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While charts are frequently very useful to visually represent data, they are inconvenient for the

simple reason that they are difficult to display and can not be remembered "by heart". It is

frequently useful to reduce data to a couple of numbers that are easy to remember, easy to

communicate, yet capture the essence of the data they represent. The mean, median, and mode

are our first examples of such computed representations of data, and we will discuss how to use

Excel to compute each of them.

The represents the average of all observations. It describes the "quintessential" number of

your data by averaging all numbers collected. The formula for computing the mean is easy:

y the Greek letter (mu) is used to denote the mean of the entire population, or

y the symbol (read as "x bar") is used to denote the mean of a sample, or

where n stands for the number of measurements, x stands for the individual measurements, and

the Greek symbol sigma stands for "sum of". That formula is valid for computing either the

population mean or the sample mean .

Of course, the idea - ultimately - is to use the sample mean as an estimate for the population

mean (which is usually not known). For now, we will just show examples of computing a

mean, and later we will discuss in detail how exactly the sample mean can be used to estimate

the population mean.

u A sample of 7 scores from people taking an achievement test were taken. The numbers

areu

Excel actually provides a simple function for computing averages, namely the

function. Using Excel, we can simply compute the above mean by entering the seven data

observations into a new spreadsheet, then find a convenient spot to display the average number,

and finally entering the appropriate

function, where

should be replaced

by the appropriate range of cells. Try it out now - the answer should of course be 81.9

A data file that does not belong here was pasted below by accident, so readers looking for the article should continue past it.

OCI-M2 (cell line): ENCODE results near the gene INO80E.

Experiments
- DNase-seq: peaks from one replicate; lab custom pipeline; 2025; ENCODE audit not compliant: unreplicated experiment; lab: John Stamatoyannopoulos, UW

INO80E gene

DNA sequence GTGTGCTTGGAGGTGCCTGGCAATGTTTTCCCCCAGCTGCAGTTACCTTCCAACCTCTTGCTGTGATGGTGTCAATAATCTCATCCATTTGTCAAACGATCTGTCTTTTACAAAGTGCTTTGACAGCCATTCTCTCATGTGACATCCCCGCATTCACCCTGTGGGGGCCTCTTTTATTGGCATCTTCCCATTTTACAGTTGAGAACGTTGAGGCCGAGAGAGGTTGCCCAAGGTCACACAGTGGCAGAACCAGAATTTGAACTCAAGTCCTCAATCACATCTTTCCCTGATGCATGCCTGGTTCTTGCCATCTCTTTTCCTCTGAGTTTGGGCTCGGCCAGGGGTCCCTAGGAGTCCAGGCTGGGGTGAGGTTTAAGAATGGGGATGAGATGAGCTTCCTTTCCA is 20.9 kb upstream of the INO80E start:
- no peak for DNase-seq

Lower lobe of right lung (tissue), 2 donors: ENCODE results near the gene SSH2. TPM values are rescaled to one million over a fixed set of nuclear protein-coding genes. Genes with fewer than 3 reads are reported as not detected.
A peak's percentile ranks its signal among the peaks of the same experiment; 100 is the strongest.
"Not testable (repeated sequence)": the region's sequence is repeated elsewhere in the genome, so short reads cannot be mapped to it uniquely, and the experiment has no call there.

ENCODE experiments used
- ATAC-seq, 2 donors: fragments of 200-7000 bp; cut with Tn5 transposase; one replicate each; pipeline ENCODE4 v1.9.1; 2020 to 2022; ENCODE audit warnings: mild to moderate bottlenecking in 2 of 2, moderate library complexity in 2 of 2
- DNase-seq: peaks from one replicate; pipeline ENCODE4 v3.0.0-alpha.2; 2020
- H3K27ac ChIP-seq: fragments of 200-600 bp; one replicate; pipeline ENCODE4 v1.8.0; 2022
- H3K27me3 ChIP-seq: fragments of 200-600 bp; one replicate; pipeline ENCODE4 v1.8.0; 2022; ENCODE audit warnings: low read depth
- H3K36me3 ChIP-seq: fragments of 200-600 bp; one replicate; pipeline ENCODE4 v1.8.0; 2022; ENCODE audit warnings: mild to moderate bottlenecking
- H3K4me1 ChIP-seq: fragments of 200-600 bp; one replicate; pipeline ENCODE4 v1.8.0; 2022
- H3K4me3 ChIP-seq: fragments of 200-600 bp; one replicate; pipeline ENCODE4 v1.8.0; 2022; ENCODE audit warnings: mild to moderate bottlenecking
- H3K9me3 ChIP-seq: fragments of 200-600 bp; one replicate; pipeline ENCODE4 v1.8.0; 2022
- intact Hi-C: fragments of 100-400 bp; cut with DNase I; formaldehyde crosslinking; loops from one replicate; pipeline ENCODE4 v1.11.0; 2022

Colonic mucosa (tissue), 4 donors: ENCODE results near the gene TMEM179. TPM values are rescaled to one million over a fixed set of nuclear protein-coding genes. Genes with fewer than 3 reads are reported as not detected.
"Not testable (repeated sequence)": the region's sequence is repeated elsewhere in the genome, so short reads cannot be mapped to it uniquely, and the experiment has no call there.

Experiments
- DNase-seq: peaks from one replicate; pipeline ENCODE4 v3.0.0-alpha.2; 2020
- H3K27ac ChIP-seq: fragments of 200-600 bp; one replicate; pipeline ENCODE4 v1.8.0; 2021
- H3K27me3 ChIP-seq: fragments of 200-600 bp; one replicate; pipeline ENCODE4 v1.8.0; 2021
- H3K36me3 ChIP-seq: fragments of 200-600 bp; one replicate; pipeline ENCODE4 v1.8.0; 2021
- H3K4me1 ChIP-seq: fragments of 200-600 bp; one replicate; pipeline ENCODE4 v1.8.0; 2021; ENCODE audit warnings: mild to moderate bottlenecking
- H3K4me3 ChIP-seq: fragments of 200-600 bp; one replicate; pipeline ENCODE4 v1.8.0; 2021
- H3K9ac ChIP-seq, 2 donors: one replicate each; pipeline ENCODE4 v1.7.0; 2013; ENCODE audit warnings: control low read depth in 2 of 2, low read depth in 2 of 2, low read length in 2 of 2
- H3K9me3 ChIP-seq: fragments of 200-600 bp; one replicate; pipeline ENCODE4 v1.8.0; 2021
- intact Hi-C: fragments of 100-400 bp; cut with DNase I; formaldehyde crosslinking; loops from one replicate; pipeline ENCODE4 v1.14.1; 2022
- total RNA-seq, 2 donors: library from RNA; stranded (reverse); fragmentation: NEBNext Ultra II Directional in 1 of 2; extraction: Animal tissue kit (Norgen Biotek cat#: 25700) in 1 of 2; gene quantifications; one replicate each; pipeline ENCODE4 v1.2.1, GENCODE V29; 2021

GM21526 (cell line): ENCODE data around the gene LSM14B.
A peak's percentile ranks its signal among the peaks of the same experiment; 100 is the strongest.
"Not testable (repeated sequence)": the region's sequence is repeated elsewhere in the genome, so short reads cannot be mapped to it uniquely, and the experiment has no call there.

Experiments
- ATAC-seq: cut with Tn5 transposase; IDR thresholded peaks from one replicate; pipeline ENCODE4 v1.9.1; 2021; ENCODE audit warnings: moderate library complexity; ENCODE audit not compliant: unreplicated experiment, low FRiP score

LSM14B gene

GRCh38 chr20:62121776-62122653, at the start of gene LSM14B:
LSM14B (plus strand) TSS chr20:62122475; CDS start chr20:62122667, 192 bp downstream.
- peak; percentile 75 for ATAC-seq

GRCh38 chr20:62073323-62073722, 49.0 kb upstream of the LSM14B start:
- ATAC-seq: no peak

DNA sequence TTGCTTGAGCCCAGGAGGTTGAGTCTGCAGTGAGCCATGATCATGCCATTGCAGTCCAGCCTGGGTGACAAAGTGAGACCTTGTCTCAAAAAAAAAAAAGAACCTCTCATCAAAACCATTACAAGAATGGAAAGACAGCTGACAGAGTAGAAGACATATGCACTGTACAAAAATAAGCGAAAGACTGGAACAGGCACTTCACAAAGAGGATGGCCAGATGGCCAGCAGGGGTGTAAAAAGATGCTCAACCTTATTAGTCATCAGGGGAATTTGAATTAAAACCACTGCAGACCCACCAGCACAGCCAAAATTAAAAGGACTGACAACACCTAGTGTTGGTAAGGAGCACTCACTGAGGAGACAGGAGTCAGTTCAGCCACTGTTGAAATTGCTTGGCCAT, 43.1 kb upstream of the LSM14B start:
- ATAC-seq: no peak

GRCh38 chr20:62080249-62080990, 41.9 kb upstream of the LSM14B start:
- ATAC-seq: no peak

function ignores cells containing no data, i.e. cells that

contain no data do not contribute anything to the computation of the mean. Cells that contain a

zero do, however, contribute to the average.

The mean applies to numerical variables and in some situations to ordinal variables. It does not

apply to nominal variables.

The is that number from a population or sample chosen so that half of all numbers are

larger and half of the numbers are smaller then that number. The computation is actually

different for an even or odd number of observations.

jåefore you try to determine the median you must first sort your data in

ascending order.

The numbers are already sorted, so that it is easy to see that the median is 3 (two numbers are

less than 3 and two are bigger).

The numbers are again sorted, but neither 3 nor 4 (nor any other one of these numbers) can be

the median. In fact, the median should be somewhere between 3 and 4. In that case (when there

are an even number of numbers) the median is computed by taking the "middle between the two

middle numbers". In our case the median, therefore, would be 3.5 since that is the middle

between 3 and 4, computed as (3 + 4) / 2.

Note that indeed three numbers are less than 3.5, and three are bigger, as the definition of the

median requires.

y If n is odd, pick the number in the (n+1)/2 position of your data

y If n is even, pick the numbers at positions n/2 and n/2 + 1 and find the middle of those

two numbers

Note that this does not mean that the median is (n+1)/2 (if n is odd) but rather that the median is

that number which can be found at position (n+1)/n.

The median is usually easy to compute when the data is sorted and there are not too many

numbers. For unsorted numbers, or for lots of numbers, the median becomes quite tedious,

mainly because you have to sort the data first. åut of course Excel has a built-in function